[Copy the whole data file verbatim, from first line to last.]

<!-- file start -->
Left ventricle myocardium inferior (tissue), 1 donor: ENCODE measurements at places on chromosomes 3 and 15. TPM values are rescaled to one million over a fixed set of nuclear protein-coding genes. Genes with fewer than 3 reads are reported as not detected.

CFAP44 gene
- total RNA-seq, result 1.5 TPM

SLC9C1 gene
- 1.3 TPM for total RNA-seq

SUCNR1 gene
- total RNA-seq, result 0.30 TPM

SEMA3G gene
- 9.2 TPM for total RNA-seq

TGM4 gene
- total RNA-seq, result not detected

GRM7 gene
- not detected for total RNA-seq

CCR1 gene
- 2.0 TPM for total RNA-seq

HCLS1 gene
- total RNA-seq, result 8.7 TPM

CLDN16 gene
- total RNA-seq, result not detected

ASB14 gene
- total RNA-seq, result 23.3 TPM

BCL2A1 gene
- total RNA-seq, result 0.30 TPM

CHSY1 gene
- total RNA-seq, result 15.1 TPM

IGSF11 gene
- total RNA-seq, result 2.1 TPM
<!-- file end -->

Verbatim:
Left ventricle myocardium inferior (tissue), 1 donor: ENCODE measurements at places on chromosomes 3 and 15. TPM values are rescaled to one million over a fixed set of nuclear protein-coding genes. Genes with fewer than 3 reads are reported as not detected.

CFAP44 gene
- total RNA-seq, result 1.5 TPM

SLC9C1 gene
- 1.3 TPM for total RNA-seq

SUCNR1 gene
- total RNA-seq, result 0.30 TPM

SEMA3G gene
- 9.2 TPM for total RNA-seq

TGM4 gene
- total RNA-seq, result not detected

GRM7 gene
- not detected for total RNA-seq

CCR1 gene
- 2.0 TPM for total RNA-seq

HCLS1 gene
- total RNA-seq, result 8.7 TPM

CLDN16 gene
- total RNA-seq, result not detected

ASB14 gene
- total RNA-seq, result 23.3 TPM

BCL2A1 gene
- total RNA-seq, result 0.30 TPM

CHSY1 gene
- total RNA-seq, result 15.1 TPM

IGSF11 gene
- total RNA-seq, result 2.1 TPM